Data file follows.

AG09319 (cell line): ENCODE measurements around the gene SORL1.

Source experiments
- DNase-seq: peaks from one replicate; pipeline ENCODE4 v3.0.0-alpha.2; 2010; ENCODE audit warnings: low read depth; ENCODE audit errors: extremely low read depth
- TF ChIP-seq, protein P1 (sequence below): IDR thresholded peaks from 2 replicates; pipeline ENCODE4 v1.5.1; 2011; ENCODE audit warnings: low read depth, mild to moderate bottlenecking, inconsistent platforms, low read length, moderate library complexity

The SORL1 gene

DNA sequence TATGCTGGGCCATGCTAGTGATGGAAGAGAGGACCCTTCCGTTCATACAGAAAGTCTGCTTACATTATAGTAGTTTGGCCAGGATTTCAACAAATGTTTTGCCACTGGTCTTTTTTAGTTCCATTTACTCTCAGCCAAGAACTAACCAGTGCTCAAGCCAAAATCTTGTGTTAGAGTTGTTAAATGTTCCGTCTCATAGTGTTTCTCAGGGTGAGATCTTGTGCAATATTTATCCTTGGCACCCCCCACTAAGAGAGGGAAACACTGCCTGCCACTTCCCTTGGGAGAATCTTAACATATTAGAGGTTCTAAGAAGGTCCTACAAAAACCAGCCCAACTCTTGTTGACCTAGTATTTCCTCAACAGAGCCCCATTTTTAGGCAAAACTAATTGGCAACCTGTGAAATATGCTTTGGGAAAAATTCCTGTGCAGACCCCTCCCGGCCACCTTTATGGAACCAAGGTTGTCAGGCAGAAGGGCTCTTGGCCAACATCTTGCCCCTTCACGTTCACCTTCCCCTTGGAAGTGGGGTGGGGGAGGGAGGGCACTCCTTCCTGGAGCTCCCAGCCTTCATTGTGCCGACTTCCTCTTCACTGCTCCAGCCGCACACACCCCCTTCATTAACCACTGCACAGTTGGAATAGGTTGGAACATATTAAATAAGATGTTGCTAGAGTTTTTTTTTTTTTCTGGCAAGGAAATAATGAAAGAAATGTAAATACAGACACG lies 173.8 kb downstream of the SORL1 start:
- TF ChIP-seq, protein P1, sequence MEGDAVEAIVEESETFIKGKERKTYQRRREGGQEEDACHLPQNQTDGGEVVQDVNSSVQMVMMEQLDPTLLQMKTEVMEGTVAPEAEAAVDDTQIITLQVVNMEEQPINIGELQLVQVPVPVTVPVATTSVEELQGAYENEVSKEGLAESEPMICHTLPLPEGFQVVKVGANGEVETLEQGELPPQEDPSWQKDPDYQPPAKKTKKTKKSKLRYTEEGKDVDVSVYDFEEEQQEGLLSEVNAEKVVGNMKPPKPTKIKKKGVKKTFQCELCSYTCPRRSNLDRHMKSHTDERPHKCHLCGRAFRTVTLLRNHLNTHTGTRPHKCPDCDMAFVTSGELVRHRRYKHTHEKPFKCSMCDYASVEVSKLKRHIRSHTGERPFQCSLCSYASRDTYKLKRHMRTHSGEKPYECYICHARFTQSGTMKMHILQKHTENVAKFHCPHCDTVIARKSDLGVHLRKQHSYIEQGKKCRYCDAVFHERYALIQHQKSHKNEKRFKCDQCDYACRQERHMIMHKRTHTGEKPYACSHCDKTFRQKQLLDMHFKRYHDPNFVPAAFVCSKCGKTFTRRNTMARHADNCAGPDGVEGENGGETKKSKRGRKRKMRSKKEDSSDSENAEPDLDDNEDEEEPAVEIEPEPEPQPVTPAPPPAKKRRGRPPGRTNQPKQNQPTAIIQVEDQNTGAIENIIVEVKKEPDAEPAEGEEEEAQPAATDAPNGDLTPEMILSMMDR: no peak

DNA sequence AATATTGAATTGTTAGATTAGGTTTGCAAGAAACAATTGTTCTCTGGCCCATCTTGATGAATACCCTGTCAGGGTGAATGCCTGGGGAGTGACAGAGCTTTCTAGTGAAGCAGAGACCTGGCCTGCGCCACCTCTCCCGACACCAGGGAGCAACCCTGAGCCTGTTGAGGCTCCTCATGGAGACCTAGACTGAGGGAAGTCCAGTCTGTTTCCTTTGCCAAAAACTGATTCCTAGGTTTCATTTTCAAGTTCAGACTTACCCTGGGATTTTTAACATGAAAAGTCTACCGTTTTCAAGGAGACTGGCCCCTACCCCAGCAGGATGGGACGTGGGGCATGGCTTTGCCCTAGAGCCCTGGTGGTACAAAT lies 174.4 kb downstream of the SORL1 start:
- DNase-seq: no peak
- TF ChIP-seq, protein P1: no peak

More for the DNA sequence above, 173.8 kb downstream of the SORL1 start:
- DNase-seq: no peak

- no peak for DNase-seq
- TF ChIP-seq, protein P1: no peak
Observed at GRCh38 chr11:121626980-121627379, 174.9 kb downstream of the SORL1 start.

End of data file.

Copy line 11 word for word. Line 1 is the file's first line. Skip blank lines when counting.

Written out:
More for the DNA sequence above, 173.8 kb downstream of the SORL1 start: